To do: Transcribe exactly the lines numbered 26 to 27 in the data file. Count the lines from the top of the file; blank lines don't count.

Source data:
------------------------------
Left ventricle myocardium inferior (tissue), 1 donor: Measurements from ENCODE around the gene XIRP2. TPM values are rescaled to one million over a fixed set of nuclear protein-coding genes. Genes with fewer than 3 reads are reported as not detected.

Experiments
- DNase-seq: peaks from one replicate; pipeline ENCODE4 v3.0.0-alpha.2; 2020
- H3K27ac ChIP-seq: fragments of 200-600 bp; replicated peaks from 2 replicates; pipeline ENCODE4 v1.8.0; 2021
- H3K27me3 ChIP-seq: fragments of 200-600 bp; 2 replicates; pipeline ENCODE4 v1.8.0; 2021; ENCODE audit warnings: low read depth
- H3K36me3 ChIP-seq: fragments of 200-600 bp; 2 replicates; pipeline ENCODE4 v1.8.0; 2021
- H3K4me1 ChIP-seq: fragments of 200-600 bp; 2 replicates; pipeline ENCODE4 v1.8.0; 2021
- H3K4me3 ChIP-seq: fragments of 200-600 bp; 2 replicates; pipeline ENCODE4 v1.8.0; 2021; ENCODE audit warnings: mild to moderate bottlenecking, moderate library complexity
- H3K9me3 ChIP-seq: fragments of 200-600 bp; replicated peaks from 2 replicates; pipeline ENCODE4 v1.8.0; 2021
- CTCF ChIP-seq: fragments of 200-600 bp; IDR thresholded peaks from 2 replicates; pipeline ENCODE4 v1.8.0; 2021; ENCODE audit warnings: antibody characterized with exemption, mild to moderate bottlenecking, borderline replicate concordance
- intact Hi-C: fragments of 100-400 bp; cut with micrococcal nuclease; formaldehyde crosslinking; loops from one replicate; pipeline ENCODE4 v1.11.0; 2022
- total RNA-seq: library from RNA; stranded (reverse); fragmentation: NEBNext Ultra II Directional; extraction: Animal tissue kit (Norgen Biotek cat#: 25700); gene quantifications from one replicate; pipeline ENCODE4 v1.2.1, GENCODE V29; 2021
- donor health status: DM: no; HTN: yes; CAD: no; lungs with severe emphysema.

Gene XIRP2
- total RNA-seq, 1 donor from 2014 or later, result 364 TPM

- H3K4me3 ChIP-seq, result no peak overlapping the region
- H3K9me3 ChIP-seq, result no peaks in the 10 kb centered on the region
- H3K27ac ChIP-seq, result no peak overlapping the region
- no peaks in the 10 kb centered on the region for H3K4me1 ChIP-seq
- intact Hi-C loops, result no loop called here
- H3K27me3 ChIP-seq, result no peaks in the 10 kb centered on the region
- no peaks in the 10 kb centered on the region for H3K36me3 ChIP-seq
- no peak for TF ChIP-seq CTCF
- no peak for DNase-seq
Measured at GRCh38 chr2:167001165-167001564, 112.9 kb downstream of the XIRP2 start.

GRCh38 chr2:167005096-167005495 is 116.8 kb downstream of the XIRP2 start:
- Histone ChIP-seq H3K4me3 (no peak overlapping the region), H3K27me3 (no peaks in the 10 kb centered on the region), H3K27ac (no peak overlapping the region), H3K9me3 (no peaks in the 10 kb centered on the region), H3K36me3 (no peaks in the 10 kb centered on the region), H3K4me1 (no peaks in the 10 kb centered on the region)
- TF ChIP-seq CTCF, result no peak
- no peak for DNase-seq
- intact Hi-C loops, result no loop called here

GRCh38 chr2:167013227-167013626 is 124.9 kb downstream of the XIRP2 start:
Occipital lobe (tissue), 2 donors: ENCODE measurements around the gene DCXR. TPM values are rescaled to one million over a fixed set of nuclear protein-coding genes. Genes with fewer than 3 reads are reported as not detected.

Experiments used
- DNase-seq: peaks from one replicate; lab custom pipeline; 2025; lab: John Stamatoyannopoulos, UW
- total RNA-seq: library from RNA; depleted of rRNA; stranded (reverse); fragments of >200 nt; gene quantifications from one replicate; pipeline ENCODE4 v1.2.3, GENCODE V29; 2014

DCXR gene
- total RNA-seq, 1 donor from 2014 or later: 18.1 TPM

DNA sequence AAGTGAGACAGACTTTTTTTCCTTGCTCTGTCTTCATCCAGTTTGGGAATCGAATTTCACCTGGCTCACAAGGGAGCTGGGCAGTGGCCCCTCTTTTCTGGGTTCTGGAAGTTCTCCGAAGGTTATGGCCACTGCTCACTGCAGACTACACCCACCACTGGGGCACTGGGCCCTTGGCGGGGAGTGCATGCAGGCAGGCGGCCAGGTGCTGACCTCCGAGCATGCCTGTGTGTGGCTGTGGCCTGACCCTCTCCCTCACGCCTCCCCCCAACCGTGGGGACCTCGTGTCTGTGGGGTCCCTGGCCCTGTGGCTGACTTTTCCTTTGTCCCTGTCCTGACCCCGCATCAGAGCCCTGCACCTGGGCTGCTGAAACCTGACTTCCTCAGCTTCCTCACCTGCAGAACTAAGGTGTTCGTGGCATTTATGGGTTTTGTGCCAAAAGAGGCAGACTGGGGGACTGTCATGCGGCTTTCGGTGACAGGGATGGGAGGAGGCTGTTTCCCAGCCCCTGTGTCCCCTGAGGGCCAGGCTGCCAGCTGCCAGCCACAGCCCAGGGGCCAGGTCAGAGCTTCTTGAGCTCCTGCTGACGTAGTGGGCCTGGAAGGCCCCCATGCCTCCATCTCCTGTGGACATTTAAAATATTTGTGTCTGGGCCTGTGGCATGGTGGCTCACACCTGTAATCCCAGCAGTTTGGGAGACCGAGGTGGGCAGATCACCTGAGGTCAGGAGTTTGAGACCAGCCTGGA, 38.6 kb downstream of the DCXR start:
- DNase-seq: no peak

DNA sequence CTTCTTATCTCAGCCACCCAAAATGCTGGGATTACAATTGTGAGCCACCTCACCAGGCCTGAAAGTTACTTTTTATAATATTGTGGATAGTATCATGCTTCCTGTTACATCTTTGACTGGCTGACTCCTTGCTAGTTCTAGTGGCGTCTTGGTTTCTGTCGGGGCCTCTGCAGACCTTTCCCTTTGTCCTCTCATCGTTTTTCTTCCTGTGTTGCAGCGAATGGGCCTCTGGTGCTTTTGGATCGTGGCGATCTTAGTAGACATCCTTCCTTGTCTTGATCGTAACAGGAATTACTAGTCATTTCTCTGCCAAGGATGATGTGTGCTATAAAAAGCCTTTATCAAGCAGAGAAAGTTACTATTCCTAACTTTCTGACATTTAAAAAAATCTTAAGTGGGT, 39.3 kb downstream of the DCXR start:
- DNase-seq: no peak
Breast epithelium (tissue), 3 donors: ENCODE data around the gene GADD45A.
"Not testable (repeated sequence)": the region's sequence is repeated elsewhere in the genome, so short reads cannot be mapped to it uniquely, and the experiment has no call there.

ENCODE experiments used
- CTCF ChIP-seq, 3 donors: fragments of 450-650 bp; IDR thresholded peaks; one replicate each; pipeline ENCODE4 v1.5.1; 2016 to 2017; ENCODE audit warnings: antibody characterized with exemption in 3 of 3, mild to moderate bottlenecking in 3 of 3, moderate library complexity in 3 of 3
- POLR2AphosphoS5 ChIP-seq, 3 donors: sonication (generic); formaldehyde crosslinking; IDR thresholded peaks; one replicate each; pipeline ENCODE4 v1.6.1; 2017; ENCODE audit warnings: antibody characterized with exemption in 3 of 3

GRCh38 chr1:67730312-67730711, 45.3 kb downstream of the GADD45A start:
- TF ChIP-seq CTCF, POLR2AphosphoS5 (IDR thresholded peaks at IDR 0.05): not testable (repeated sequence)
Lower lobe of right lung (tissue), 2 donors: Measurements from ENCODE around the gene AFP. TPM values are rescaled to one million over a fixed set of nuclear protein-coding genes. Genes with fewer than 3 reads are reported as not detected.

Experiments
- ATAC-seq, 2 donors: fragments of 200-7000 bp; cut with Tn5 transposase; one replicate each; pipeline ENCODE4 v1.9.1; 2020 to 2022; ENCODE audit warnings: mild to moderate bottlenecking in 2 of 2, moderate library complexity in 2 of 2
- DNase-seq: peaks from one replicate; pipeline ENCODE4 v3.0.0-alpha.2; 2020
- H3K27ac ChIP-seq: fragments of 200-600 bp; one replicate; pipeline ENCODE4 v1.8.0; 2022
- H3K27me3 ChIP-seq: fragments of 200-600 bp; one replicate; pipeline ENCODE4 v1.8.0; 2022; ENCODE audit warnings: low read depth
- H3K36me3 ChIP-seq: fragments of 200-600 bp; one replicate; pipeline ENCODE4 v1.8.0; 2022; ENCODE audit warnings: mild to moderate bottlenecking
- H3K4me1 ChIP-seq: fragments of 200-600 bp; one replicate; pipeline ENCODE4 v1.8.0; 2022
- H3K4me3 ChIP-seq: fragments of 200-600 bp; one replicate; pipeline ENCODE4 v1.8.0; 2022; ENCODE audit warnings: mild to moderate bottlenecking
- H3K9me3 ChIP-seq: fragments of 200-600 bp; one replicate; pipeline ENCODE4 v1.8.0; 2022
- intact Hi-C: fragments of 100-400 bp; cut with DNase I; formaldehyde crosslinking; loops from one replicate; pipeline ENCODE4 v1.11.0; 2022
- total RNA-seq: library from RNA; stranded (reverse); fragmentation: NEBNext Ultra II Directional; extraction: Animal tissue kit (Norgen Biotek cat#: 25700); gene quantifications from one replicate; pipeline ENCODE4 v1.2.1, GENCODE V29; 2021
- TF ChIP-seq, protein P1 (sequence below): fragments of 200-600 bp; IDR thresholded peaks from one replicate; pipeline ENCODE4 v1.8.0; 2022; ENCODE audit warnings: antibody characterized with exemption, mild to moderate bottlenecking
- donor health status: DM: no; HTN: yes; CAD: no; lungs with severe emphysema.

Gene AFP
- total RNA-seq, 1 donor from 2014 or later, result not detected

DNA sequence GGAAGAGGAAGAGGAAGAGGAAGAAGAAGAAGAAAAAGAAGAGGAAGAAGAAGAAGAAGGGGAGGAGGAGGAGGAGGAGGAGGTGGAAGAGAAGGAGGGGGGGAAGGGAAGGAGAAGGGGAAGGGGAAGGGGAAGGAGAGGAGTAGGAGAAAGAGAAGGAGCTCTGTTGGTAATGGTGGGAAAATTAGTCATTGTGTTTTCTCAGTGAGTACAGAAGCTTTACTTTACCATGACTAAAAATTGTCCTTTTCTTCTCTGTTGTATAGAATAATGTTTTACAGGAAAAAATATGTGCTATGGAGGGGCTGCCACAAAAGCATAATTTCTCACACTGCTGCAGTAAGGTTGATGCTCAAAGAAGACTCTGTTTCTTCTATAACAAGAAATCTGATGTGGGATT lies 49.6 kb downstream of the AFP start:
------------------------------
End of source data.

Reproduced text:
GRCh38 chr2:167005096-167005495 is 116.8 kb downstream of the XIRP2 start:
- Histone ChIP-seq H3K4me3 (no peak overlapping the region), H3K27me3 (no peaks in the 10 kb centered on the region), H3K27ac (no peak overlapping the region), H3K9me3 (no peaks in the 10 kb centered on the region), H3K36me3 (no peaks in the 10 kb centered on the region), H3K4me1 (no peaks in the 10 kb centered on the region)